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First coined by journalist Tom Wolfe, radical chic has entered broad usage as a derogatory term for the pretentious adoption of radical causes by celebrities, socialites, and high society. The concept has been described as "an exercise in double-tracking one's public image: on the one hand, defining oneself through committed allegiance to a radical cause, but on the other, vitally, demonstrating this allegiance because it is the fashionable, au courant way to be seen in moneyed, name-conscious Society."[1] Unlike dedicated activists, revolutionaries, or dissenters, those who engage in radical chic remain frivolous political agitators. They are ideologically invested in their cause of choice only so far as it advances their social standing.

"Terrorist chic" is a modern expression with similar connotations. This derivative, however, de-emphasizes the class satire of Wolfe's original term, instead accentuating concerns over the semiotics of radicalism (such as the aestheticization of violence).


Origin and meaning

The phrase "radical chic" originated in a 1970 New York article by Wolfe, titled "Radical Chic: That Party at Lenny’s",[2] which was later reprinted in his books Radical Chic & Mau-Mauing the Flak Catchers and The Purple Decades. In the essay, Wolfe used the term to satirize composer Leonard Bernstein and his friends for their absurdity in hosting a fundraising party for the Black Panthers—an organization whose members, activities, and goals were clearly incongruous with those of Bernstein's white elite circle.[3] Wolfe's concept of radical chic was intended to lampoon individuals (particularly social elites like the jet set) who endorsed leftist radicalism merely to affect worldliness, assuage white guilt, or garner prestige, rather than to affirm genuine political convictions.

[Wolfe's] subject is how culture’s patrician classes – the wealthy, fashionable intimates of high society – have sought to luxuriate in both a vicarious glamour and a monopoly on virtue through their public espousal of street politics: a politics, moreover, of minorities so removed from their sphere of experience and so absurdly, diametrically, opposed to the islands of privilege on which the cultural aristocracy maintain their isolation, that the whole basis of their relationship is wildly out of kilter from the start. ... In short, Radical Chic is described as a form of highly developed decadence; and its greatest fear is to be seen not as prejudiced or unaware, but as middle-class.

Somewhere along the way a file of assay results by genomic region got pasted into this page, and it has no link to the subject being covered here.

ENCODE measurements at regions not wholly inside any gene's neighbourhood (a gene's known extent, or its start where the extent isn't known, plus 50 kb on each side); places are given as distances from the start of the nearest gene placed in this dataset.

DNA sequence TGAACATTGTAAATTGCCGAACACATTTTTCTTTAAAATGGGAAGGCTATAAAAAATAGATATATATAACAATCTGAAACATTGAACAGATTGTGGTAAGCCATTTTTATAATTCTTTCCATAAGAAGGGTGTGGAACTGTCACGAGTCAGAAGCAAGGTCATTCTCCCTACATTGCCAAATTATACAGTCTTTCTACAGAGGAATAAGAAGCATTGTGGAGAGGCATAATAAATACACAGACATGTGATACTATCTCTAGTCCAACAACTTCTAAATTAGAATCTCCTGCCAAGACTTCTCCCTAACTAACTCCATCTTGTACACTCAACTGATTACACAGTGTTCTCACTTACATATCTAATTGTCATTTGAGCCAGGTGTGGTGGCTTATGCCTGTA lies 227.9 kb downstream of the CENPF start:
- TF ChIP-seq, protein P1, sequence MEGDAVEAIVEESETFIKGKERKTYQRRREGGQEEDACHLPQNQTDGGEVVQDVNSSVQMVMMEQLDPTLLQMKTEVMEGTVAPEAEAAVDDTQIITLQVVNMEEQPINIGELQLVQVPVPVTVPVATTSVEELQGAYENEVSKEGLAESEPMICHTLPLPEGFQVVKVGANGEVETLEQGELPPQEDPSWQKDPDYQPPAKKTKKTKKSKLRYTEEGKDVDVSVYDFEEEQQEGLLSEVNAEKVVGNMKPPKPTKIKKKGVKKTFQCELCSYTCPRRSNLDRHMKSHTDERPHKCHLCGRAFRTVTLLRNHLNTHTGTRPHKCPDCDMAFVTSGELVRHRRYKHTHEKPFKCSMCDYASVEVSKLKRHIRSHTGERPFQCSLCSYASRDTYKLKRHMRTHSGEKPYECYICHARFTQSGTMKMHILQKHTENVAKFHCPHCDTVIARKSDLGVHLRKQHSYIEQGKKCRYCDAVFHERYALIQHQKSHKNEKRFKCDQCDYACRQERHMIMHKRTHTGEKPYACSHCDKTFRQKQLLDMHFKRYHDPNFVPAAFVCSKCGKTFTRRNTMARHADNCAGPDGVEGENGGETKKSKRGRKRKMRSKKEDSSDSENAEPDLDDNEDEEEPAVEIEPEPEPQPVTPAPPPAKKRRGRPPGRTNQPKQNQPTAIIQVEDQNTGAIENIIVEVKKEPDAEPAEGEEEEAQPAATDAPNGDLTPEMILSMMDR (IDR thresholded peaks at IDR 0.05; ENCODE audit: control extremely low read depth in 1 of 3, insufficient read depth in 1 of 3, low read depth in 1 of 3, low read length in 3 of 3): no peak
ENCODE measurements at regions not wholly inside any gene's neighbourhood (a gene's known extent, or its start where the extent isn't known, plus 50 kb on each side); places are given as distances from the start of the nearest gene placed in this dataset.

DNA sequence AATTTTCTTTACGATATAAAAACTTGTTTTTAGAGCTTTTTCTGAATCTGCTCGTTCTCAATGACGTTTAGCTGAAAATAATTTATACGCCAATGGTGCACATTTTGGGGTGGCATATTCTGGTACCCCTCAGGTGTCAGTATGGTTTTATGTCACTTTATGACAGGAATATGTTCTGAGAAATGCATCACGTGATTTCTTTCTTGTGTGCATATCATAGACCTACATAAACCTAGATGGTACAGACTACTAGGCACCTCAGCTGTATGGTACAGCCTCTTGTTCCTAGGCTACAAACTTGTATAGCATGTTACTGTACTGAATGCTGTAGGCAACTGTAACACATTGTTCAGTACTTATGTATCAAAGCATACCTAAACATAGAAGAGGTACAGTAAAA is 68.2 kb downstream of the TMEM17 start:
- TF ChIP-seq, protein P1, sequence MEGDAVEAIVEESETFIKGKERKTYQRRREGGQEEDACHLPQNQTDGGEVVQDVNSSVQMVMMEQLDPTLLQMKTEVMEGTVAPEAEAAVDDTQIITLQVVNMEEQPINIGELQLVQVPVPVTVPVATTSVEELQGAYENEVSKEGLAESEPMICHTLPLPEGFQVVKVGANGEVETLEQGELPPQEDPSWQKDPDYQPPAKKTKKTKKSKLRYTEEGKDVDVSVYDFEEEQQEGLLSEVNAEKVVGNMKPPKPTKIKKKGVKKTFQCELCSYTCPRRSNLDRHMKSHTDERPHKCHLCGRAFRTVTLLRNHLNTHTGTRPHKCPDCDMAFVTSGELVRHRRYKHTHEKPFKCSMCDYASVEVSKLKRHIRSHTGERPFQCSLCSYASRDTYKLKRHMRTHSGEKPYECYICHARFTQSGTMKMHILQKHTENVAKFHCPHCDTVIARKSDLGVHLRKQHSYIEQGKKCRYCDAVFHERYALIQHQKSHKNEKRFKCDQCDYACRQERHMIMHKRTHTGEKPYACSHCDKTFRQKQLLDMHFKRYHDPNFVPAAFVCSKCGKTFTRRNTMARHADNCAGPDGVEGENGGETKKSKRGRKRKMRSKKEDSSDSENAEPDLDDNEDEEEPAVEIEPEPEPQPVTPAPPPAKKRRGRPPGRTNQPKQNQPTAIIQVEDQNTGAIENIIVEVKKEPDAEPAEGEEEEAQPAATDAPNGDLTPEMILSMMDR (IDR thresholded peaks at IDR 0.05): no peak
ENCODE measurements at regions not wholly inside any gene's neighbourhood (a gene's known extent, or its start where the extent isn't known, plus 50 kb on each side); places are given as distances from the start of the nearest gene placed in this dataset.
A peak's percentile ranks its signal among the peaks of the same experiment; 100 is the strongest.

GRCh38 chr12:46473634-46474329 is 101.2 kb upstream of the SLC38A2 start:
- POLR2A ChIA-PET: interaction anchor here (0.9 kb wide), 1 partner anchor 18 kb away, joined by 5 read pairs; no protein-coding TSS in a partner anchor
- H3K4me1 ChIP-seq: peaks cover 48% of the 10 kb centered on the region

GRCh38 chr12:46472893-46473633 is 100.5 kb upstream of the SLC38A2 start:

—Michael Bracewell, "Molotov Cocktails"[1]

Terrorist chic

Terrorist chic (also known as "terror chic" or "militant chic") is a more recent and specific variation of the term. It refers to the appropriation of symbols, objects, and aesthetics related to radical militants, usually in the context of pop culture[4] or fashion.[5] When such imagery is deployed subversively, the process exemplifies aestheticization as propaganda. Regardless, because terrorist chic derives its iconography from groups and individuals often associated with violent conflict or terrorism, the term carries a greater pejorative tone than "radical chic."

Instances of terrorist chic have variously been interpreted as morally irresponsible, earnestly counter-cultural, ironically hip, or benignly apolitical. According to Henry K. Miller of the New Statesman, the most well-known example is the ubiquitous appearance of Marxist revolutionary Che Guevara in popular culture.[6] Other cases that have been labeled terrorist chic include: the Prada-Meinhof fashion line (a pun on Prada and the Baader-Meinhof Gang) [7][8] and the wearing of keffiyehs outside of the Arab World[9][10].

See also


  1. ^ a b Bracewell, Michael (November-December 2004). "Molotov Cocktails". Frieze Magazine. Retrieved 2009-04-05. 
  2. ^ Wolfe, Tom (8 June 1970). "Radical Chic: that Party at Lenny's". New York. Retrieved 1 March 2010. 
  3. ^ Foote, Timothy (1970-12-21). "Fish in the Brandy Snifter". Time Magazine. Time Inc..,9171,904627,00.html?. Retrieved 2009-04-05. 
  4. ^ Daly, Susan (2008-11-08). "Is the war over for terrorist chic?". Independent News & Media. Retrieved 2009-04-05. 
  5. ^ Herr, Cheryl (July 2004). "Terrorist Chic and Marching Season Style". The Vacuum. Factotum. Retrieved 2009-04-05. 
  6. ^ Miller, Henry K (2002-10-28). "Fatal attraction". New Statesman. Retrieved 2009-04-05. 
  7. ^ Connolly, Kate (2002-10-06). "Astrid Proll's journey to Terror Chic". The Observer. Guardian Media Group. Retrieved 2009-04-05. 
  8. ^ Smiley, Shannon (2005-02-20). "Germany Debates 'Terrorist Chic': Art and Fashion Stir Memories of Leftist Violence in '70s". The Washington Post. The Washington Post Company. Retrieved 2009-04-05. 
  9. ^ Hernandez, Daniel (2006-04-09). "'Terrorist Chic' and Beyond". Los Angeles Times. Tribune Publishing. Retrieved 2009-04-05. 
  10. ^ Lando, Michal (2007-01-19). "US chain pulls 'anti-war' keffiyehs". The Jerusalem Post. Mirkaei Tikshoret Ltd.. Retrieved 2009-04-05. 

Further reading

  • Herr, Cheryl (1994), "Terrorist Chic: Style and Domination in Contemporary Ireland", in Benstock, Shari; Ferriss, Suzanne, On Fashion, New Brunswick, N.J.: Rutgers University Press, pp. 235–66, ISBN 0813520339 .
  • Selzer, Michael (1979), Terrorist Chic: An Exploration of Violence in the Seventies, New York: Hawthorn Books, ISBN 0801575346 .

External links

Lists of examples
Essays & editorials


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